Paint by numbers -- but what if that number is $40,000? Bills are often cleverly titled so as to become acronyms -- for example, the PATRIOT Act and S. 310: the EGO Act, or the Eliminating Government-funded Oil-painting Act. The EGO Act was introduced by Sen. Bill Cassidy (R-LA) to make permanent a law that prohibits taxpayer funds from being ... Continue reading »
Jan 29, 2015
114th Congress, 2015–2017
Died in a previous Congress
This bill was introduced on June 24, 2015, in a previous session of Congress, but was not enacted.
Senior Senator from Louisiana
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Last Updated: Jul 27, 2015
Length: 4 pages
This is the first step in the legislative process.
Ordered Reported by Committee
A committee has voted to issue a report to the full chamber recommending that the bill be considered further. Only about 1 in 4 bills are reported out of committee.
Reported by Senate Committee on Homeland Security and Governmental Affairs
A committee issued a report on the bill, which often provides helpful explanatory background on the issue addressed by the bill and the bill's intentions.
Reintroduced Bill — Ordered Reported by Committee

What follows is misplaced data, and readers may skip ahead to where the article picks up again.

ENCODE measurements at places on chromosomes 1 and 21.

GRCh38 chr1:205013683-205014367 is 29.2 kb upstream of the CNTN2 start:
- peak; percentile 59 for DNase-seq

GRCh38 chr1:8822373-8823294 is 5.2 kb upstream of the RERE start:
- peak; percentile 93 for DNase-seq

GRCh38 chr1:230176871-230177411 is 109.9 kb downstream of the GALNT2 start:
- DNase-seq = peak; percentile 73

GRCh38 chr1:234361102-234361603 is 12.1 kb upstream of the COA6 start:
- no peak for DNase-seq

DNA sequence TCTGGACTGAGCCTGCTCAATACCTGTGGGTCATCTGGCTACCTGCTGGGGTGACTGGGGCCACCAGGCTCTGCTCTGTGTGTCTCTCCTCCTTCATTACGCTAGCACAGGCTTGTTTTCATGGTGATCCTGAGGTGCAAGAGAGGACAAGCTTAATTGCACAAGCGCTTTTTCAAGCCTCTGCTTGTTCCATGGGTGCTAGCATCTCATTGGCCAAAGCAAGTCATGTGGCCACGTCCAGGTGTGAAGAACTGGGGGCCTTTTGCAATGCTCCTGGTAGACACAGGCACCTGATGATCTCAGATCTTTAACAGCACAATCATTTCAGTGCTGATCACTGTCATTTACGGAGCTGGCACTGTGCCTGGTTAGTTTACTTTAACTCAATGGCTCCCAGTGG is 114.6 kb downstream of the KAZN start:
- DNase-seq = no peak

This activity took place on a related bill, S. 188.
S. 310 (114th) was a bill in the United States Congress.
A bill must be passed by both the House and Senate in identical form and then be signed by the President to become law.
This bill was introduced in the 114th Congress, which met from Jan 6, 2015 to Jan 3, 2017. Legislation not enacted by the end of a Congress is cleared from the books.
How to cite this information.
We recommend the following MLA-formatted citation when using the information you see here in academic work:
Civic Impulse. (2017). S. 310 — 114th Congress: EGO Act. Retrieved from https://www.govtrack.us/congress/bills/114/s310
“S. 310 — 114th Congress: EGO Act.” www.GovTrack.us. 2015. March 28, 2017 <https://www.govtrack.us/congress/bills/114/s310>
|title=S. 310 (114th)
|accessdate=March 28, 2017
|author=114th Congress (2015)
|date=January 29, 2015
Where is this information from?
GovTrack automatically collects legislative information from a variety of governmental and non-governmental sources. This page is sourced primarily from Congress.gov, the official portal of the United States Congress. Congress.gov is generally updated one day after events occur, and so legislative activity shown here may be one day behind. Data via the congress project.